Thanks KHLow2008, your answer solved my problem. After I re-attached the steering wheel and turned it all the way to the left, then I was able to gain clearance to remove the left (driver's side) inner tie rod from the welded brace that it went trhrough and then I was able to lower the rack enough so that the steering shaft cleared the hole in the floorboard. Also, I had not yet removed the transmission gear shift cable, but did so on your recommendation. I think it would have been possible to do the job without removing it as long as you are careful, but I thought it was better to be safe than sorry, especially since this was my first time doing it. Also, I found the task of rethreading the 4 lines that go into the gearbox a real PITA, they were quite difficult to get started, but once started were easy. Not sure if there is a trick to make that part of the job easier or not. Thanks again, John
March, 1, 2011 AT 1:59 PM
For reconnecting the pipes, the trick is to therad them before tightening the steering rack holdng bolts and loosen the clips holding the pipes onto the subframe.
Removing the sway bar links would give you more space to move the pipes whiloe removing and reinstalling.
It is possible to remove the rack without removing the gear cable but when removing the rack you tend to brush against it and any sudden movement would have you regretting.
Glad to know you have fixed the problem.
Have a nice day.
September, 24, 2015 AT 5:54 AM
I just changed mine, which was a 1990 Honda Accord LX with a manual transmission -- not quite the same, but probably very similar. I had looked through a Haynes manual when I was having a problem, and it was not nearly as detailed as the service manual you used or at all helpful in my case. Who's manual is it? Honda's?
I believe your question was answered already, but I would like to mention a few things I remember that might be helpful to others finding this web page.
1) The biggest issue and the one that originally had me stuck was turning the steering to shorten one of the sides. The rack has to be turned from the input shaft (or pushed on the tie rod, either will work) so that the shorter side is as short as possible. That is the left/driver's side. It really has to be as short as possible. Mine was much harder to move that last bit and it seemed that the rack was just too long to get out. This is one of too many instances where Honda could have made the repair a lot easier by making a small design change, in this case a slightly lower loop so that the rack could easily be removed by moving it to nearly the end either range of travel rather than the very end of only one side. But it is what it is.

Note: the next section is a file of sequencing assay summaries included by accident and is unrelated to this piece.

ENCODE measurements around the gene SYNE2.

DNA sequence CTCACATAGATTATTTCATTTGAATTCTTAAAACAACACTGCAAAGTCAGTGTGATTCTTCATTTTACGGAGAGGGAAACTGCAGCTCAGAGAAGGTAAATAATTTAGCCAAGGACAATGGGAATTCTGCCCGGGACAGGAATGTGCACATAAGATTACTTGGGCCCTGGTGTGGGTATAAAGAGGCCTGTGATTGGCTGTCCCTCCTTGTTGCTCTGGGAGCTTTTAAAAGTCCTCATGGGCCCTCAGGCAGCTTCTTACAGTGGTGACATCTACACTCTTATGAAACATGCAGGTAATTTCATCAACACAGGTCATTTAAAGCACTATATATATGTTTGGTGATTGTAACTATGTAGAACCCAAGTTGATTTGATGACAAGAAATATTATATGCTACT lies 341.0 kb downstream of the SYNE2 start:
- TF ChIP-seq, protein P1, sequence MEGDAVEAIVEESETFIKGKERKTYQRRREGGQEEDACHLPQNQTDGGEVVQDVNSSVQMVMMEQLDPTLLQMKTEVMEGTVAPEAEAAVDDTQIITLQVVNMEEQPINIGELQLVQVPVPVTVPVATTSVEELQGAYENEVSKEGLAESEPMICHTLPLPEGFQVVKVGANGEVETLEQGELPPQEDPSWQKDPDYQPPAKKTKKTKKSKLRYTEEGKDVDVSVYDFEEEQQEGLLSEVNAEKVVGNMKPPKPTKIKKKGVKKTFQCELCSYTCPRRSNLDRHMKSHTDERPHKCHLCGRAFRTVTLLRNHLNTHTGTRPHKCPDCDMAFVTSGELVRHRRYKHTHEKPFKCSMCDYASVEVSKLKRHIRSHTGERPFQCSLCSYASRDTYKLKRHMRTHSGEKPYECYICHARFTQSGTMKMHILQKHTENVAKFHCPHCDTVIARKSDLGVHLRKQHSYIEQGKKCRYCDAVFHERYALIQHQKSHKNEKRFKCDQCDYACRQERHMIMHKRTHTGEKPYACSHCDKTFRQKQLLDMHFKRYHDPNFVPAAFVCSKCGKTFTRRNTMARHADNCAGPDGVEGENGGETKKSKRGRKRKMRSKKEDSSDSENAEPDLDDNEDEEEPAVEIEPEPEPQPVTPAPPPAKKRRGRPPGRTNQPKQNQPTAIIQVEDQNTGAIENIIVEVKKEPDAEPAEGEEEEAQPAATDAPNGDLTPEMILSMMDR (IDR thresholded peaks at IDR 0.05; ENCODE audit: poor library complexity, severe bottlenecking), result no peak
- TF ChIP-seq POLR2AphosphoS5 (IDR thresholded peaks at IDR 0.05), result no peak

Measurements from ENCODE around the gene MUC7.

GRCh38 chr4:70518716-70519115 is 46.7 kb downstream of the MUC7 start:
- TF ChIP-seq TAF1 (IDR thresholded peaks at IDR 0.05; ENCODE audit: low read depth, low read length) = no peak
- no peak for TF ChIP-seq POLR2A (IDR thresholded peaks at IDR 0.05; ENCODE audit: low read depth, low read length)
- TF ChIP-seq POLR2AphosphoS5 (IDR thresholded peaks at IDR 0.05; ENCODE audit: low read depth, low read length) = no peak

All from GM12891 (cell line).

2) Removing the sway bar is probably a good idea. If it is not removed, the fluid lines will be blocked from moving back while the rack is removed. They possibly could be bent a little, but given their age, it may be something you regret doing. The sway bar is very easy to remove, only one bolt at each link and 2 bolts at each of 2 bushings.
3) Three of the fluid lines need to be freed from brackets holding them from moving. The one with the nut taking a 17 mm wrench has a bolt with a 10 mm head that is easily seen. One of the smaller lines has a squeeze-type retainer that was surprisingly easy to remove. The third one has a blind bolt, another one with a 10 mm head, that you need to feel along the line to find. The remaining line can be moved enough without doing anything.
4) The rubber grommet at the input shaft probably does not have to be removed. I am unsure because I removed it when I had problems getting the rack to clear the body of the car in hopes of getting a bit more space. But I was able to install the replacement after installing the grommet. I reversed the order because getting the grommet to seat properly with the shaft in the way was difficult.